M. rotundifolia cv. Dixie

Dixie

Topsail x NC 28-193 (Lucida x Wallace)

M. rotundifolia cv. Dixiered

Dixiered

Seedling 44-6 x S. 44-7

M. rotundifolia cv. Doreen

Doreen

Higgins x Dixie

M. rotundifolia cv. Eudora

Eudora

Fry x Southland

M. rotundifolia cv. Fry

Fry

Ga. 19-13 x USDA 19-11

M. rotundifolia cv. Granny Val

Granny Val

Fry x Carlos

M. rotundifolia cv. Hall

Hall

Fry x Tara

M. rotundifolia cv. Higgins

Higgins

Yuga x a white male pollinator

M. rotundifolia cv. Hunt

Hunt

Flowers x a white male muscadine

M. rotundifolia cv. Janebell

Janebell

Fry x Senoia

M. rotundifolia cv. Late Fry

Late Fry

Fry x Granny Val

M. rotundifolia cv. Loomis

Loomis

Creek x US 15

M. rotundifolia cv. Magnolia

Magnolia

[(Hope x Thomas) x Scuppernong)] x (Topsail x Tarheel)

M rotundifolia cv. Magoon

Magoon

Thomas x Burgaw

M. rotundifolia cv. Pam

Pam

5-11-3 x Senoia

M. rotundifolia var. Scuppernong

Scuppernong

V. rotundifolia

M. rotundifolia cv. Southern Jewel

Southern Jewel

Granny Val x DB-63

M. rotundifolia cv. Southland

Southland

Thomas x seedling of Topsail

M. rotundifolia cv. Sterling

Sterling

NC 50-55 x Magnolia

M. rotundifolia cv. Supreme

Supreme

Black Fry x Dixieland

M. rotundifolia cv. Triumph

Triumph

Fry x GA29-49

M. rotundifolia cv. Welder

Welder

Dearing x unknown

zBased on Clark and Rom, 1997 and Riaz et al., 2008.

Table 3. Chemical characteristics of irrigation water at the research site.


Parameter

Water concentration (mg L-1)

 

Mean valuea

Rangeb

Calcium (Ca)

133.5

124–143

Magnesium (Mg)

36.5

35–38

Sodium (Na)

112.0

108–116

Potassium (K)

4.0

4–4

Boron (B)

0.78

0.67–0.89

Carbonate (CO3)

0

0

Bicarbonate (HCO3)

714.5

710–719

Sulfate (SO4)

36.0

35–37

Chloride (Cl-)

48.5

36–61

Nitrate (NO3-)

0.35

0.01–0.68

Phosphorus (P)

0.08

0.07–0.08

Iron (Fe)

3.28

3.28–3.28

Alkalinity (CaCO3)

585.5

582–589

pH

6.82

6.67–6.97

Conductivity

1287.5 umhos/cm

1271–1304

Sodium Absorption Ratio (SAR)

2.2

2.1–2.3

Soil Composition

Weswood Series silt loamc

aMean of two separate samples.

bRange of two separate samples.

cUnited States Department of Agriculture Natural Resources Conservation Service.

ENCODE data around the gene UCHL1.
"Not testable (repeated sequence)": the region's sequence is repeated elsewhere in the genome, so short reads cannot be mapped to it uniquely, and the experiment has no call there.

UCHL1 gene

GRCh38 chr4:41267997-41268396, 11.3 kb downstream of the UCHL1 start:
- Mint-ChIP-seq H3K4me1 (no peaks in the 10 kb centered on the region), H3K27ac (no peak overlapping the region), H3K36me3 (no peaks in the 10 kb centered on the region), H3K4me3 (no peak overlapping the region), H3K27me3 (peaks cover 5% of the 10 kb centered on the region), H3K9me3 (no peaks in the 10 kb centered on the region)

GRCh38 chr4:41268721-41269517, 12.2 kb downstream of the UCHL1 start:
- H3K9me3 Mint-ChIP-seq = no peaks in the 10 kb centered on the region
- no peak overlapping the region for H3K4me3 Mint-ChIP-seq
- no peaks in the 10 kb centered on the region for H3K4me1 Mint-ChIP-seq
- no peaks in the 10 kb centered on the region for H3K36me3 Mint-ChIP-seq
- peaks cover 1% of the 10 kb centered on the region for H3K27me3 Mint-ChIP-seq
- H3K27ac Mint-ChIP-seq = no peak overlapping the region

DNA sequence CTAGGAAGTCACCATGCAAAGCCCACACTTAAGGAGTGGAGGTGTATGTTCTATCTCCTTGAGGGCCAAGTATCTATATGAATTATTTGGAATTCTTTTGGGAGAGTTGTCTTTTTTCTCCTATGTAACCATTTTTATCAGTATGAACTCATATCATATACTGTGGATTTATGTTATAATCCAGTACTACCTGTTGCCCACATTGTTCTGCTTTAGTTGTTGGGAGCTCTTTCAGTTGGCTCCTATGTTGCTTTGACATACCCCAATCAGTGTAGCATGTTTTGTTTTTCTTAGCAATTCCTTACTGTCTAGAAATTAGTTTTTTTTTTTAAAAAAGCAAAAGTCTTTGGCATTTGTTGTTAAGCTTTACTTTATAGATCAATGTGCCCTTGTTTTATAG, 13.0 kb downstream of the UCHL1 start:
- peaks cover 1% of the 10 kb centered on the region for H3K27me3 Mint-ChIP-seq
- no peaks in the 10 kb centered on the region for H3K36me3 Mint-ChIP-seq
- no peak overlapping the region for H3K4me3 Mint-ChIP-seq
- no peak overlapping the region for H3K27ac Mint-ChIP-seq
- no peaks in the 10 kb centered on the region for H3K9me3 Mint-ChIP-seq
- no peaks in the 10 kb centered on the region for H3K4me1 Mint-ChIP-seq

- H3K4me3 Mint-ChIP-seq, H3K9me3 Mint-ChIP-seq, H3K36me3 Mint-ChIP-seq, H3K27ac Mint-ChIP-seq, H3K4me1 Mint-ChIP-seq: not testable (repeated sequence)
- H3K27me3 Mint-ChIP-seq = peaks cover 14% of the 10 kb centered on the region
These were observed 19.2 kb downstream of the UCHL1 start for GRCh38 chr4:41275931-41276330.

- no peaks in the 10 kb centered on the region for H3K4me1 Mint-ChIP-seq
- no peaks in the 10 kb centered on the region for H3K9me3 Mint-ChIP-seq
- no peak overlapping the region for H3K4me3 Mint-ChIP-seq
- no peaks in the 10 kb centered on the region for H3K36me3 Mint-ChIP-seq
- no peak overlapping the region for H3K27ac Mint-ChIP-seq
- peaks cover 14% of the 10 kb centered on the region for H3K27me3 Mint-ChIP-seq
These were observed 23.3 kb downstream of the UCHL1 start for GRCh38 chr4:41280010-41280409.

3. Data Collection

3.1 Phenology

Budbreak was recorded at the beginning of the second growing season to evaluate differences in the timing of shoot emergence across cultivars. All vines were visually assessed daily beginning at the bud swell stage and budbreak was determined when 50 % of vines reached E-L number 4 (Lorenz et al., 1995).

3.2. Vine nutrition

Whole leaf (blade and petiole) tissue samples, consisting of two most recently matured (approximately 1/3 of final size) leaves per vine, were taken in late summer (Julian day 232–242) in the second and third growing season at a timing that coincided with the commercial harvest of many winegrape cultivars in the region. Whole leaves were selected to ensure adequate sample quantity for testing and to compare with existing reference for Muscadine vines (Mills and Jones Jr, 1996). All samples were washed with RO–H2O, dried at 80 °C, and sent to the Texas A&M AgriLife Extension Soil, Water and Forage Testing Laboratory for mineral nutrient analysis via ICP-MS.

3.3. Canopy chlorosis

Visual leaf chlorosis was recorded two days prior to tissue sampling in 2018 and 2019. The percentage of the grapevine canopy expressing leaf chlorosis (Pouget index ≥ 1) was recorded according to a five-tiered index, as follows: 0 = asymptomatic, 1 = 1–25 % of all leaves displaying chlorosis symptoms, 2 = 26–50 %, 3 = 51–75 %, and 4 = 76–100 % (adapted from Pouget and Ottenwaelter, 1978).

3.4. Vine vigour

Vine vigour was assessed in year two at a timing that coincided with post-veraison for many winegrape cultivars (Julian day 176). The length of the main shoot was measured on individual vines for a relative comparison of growth.

4. Statistical Analysis

All parametric data were analysed using JMP Pro 14 software (SAS Institute Inc. Cary, NC), and subjected to one-way ANOVA followed by Tukey’s Honest Significant Difference Test (HSD) for means separation. Data pooled by variety type were analysed with Welch’s t-test to account for unequal sample size and means separated by Games-Howell. Visual chlorosis data were subjected to Kruskal-Wallis non-parametric analysis.